Demystifying China: Dispelling Myths and Understanding the Realities

The modern narrative surrounding China’s global ambitions is riddled with misconceptions. Leveraging deep research and an analytical eye to dissect and debunk some of the most pervasive beliefs is Harvard Business School Professor Meg Rithmire. Propelled by a persistent passion for China, its history and its people, she confidently dispels myths, like the notorious “Chinese debt trap,” an idea suggesting China strategically ensnares nations in unmanageable debt, ultimately seeking control over their pivotal assets. Rithmire unravels twisted narratives, citing comprehensive feasibility studies and historical fact to deliver a nuanced understanding of China’s actions and interactions on the world stage. This empowers leaders and organizations to approach the future with informed perspectives rather than misplaced apprehensions.

Harvard Business School professor and author of “Precarious Ties: Business and the State in Authoritarian Asia” (Oxford University Press, September 2023), Meg Rithmire, offers organizations, leaders and teams invaluable insights into China’s economic landscape. Leveraging her in-depth knowledge and position on the editorial board of China Quarterly, Rithmire crafts tailored advisory sessions for businesses eager to navigate China’s intricate political and economic realms. Whether virtually or in-person, her guidance transforms businesses’ understanding, enabling them to make informed decisions in a globally interconnected market. Topics covered include, but are not limited to:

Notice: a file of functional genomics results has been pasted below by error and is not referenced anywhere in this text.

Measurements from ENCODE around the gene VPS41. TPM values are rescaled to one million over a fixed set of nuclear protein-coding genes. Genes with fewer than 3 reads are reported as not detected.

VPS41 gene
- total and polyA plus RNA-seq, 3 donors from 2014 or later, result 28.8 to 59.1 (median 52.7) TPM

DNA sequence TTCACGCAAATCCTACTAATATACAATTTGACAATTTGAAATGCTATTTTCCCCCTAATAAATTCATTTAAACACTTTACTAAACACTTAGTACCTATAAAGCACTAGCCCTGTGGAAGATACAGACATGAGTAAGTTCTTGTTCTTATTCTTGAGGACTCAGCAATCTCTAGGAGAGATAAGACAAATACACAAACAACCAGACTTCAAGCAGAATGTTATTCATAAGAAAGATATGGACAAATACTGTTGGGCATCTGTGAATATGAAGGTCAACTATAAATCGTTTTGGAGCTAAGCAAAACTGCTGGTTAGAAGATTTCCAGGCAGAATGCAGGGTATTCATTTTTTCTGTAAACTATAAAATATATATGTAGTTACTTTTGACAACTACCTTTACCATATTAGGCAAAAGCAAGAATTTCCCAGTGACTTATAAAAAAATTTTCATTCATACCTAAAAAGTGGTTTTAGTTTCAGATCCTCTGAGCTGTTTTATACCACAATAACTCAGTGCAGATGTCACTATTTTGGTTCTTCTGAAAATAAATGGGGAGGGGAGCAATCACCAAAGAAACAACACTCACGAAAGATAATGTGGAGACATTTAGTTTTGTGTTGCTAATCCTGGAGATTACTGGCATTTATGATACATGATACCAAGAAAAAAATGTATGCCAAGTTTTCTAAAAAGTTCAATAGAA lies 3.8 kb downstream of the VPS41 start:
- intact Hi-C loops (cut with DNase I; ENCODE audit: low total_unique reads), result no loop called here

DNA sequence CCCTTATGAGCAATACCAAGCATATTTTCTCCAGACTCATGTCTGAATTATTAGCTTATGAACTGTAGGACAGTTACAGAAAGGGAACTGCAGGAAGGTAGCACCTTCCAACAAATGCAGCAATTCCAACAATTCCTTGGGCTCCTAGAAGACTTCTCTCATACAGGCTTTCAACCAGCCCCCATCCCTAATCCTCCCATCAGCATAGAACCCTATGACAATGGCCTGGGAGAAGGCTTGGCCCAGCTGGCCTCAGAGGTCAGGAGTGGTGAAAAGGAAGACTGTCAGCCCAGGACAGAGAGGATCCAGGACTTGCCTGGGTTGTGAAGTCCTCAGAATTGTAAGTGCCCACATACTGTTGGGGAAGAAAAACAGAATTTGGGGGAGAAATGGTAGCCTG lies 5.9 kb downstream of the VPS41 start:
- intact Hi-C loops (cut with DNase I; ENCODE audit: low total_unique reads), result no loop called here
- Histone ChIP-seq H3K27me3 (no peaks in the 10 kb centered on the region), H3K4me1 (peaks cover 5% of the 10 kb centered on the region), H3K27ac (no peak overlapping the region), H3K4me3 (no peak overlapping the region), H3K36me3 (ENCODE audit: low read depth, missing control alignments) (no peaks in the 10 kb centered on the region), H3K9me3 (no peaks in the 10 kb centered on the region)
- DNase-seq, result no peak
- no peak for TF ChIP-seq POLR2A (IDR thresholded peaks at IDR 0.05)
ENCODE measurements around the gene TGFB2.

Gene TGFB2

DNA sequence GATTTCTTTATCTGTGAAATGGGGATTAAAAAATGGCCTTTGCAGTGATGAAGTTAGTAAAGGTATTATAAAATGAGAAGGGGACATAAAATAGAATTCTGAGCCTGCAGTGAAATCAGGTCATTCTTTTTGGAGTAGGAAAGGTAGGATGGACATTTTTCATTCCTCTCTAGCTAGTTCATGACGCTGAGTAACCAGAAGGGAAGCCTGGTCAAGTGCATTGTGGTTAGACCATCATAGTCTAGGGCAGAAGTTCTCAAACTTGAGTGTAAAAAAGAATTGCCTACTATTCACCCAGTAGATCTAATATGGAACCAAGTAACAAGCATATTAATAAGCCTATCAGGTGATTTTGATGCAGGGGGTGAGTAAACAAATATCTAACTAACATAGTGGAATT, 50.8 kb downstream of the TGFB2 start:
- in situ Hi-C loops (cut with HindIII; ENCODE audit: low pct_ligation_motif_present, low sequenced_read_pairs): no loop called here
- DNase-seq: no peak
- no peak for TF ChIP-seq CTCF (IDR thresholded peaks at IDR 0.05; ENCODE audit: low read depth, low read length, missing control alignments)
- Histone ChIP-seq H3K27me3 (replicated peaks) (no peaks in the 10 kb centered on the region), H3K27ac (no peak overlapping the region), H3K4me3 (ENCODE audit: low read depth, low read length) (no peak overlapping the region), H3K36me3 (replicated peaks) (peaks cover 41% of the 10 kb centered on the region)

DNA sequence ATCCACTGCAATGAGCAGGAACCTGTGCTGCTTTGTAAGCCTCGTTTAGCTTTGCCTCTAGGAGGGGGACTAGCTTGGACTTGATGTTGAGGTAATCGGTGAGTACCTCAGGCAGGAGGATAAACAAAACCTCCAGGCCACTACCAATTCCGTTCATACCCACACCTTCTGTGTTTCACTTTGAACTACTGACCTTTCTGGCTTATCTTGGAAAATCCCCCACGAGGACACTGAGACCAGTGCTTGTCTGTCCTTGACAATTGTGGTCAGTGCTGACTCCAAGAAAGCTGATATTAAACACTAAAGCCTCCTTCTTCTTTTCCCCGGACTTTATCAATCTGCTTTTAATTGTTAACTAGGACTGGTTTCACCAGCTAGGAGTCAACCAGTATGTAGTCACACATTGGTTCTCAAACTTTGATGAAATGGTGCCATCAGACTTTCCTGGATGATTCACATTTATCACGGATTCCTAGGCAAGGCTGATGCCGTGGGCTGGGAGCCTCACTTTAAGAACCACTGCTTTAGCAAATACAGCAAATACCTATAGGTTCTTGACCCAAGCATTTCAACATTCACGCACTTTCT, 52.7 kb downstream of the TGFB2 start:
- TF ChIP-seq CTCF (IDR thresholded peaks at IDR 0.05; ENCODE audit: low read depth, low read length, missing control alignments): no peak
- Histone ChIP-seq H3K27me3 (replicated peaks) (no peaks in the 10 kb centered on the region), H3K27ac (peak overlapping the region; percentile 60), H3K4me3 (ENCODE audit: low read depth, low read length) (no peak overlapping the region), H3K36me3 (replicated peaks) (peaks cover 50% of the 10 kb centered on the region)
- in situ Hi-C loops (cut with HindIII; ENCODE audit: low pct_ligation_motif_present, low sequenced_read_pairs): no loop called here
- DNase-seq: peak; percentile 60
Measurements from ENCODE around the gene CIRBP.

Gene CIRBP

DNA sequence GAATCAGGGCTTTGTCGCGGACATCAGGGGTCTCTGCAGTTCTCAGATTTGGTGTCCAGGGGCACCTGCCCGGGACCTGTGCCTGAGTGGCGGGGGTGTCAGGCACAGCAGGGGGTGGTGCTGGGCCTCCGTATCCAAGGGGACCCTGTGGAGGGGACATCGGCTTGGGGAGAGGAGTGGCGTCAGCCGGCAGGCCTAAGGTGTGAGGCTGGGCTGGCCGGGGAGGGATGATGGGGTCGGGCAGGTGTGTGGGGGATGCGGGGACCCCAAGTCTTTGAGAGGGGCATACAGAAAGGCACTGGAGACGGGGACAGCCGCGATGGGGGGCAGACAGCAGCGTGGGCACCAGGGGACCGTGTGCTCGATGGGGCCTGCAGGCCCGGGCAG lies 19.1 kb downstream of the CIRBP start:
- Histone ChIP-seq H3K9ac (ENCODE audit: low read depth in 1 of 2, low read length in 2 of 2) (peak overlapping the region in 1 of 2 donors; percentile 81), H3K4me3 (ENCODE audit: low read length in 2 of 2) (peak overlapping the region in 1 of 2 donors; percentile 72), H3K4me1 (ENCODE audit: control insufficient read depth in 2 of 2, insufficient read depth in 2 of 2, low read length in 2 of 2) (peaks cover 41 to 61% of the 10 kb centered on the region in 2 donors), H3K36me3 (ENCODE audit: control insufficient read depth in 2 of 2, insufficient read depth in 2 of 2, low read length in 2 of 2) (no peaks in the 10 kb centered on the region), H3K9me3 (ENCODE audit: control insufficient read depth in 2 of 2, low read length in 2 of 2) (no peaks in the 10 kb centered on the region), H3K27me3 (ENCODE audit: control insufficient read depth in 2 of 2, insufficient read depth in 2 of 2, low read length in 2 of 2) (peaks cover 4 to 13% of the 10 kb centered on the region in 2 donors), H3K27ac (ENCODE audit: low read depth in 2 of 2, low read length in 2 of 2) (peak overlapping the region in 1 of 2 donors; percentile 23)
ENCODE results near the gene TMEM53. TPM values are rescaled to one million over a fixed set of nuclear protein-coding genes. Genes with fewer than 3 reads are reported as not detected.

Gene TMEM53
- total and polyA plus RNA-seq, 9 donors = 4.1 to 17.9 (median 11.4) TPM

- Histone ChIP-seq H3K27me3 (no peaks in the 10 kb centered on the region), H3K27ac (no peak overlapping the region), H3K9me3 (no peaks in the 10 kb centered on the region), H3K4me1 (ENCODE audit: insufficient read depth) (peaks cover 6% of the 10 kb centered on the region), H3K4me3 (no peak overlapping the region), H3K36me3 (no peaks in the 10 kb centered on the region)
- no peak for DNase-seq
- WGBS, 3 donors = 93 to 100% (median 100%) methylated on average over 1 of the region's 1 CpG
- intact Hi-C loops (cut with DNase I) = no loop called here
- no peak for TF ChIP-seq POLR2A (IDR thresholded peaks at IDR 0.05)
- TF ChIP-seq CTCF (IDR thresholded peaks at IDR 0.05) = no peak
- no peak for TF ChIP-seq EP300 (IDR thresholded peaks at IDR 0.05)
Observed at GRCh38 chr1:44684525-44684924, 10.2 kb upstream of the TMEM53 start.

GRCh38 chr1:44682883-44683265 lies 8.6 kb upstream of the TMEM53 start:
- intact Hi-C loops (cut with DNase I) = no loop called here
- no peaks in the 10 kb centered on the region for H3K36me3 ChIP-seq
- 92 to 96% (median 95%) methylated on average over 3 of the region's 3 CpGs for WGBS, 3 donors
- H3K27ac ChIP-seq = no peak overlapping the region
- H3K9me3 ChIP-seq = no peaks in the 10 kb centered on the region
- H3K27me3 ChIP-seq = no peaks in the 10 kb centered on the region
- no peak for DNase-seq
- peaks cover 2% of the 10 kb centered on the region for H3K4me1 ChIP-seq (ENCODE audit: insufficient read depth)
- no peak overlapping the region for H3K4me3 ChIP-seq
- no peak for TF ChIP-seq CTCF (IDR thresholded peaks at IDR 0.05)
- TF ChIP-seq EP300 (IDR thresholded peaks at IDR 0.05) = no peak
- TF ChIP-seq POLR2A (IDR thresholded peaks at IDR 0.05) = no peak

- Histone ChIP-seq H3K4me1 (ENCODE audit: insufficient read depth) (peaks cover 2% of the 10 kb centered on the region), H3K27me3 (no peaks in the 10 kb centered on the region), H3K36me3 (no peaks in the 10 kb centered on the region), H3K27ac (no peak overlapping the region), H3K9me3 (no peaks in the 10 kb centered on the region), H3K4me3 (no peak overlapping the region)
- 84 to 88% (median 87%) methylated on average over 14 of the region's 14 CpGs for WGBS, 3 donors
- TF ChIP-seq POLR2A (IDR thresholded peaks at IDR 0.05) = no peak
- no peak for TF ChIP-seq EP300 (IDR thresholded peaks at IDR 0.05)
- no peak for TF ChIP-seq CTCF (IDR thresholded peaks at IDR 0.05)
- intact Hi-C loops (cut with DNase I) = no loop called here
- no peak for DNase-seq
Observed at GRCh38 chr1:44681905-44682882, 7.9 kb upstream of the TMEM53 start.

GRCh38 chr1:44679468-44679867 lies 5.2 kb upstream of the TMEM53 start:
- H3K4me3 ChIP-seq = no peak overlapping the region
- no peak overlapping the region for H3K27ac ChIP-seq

• Crafting a Future-Ready Strategy on China: Understanding China’s influence and ripple effects on global trade.
  • Deciphering the Dynamics of US-China Relations: Anticipating shifts and comprehending policies for strategic advantage.
  • Demystifying China: Dissecting misconceptions and equipping businesses with a nuanced understanding of China’s global intentions and actions.
  • State-Business Relations in Authoritarian Asia: Delving deep into the economic and political ties in countries like China, Indonesia and Malaysia, and understanding their implications for international business operations.
  • Mastering the Play of Power, Policy, and Profit: A look into how understanding the intricacies of politics can give businesses an edge in their operations in or with Asian economies.

Praise for "Precarious Ties"

"In 'Precarious Ties', Rithmire delves into one of the most puzzling aspects of China's economic development: the unusually dangerous relationship between business and political elites in an authoritarian country."

David Barboza, Co-Founder, The Wire China

"Meg Rithmire has brought finance into the study of Asian political economy with a vengeance. Her comparative analysis of three diverse authoritarian systems masterfully details how trust and alignment between business and the state tend to disintegrate over time, with politically explosive implications. Interested in what China's growing financial woes might mean for its politics? Read this book."

Dan Slater, James Orin Murfin Professor of Political Science, University of Michigan

Praise for "Land Bargains and Chinese Capitalism"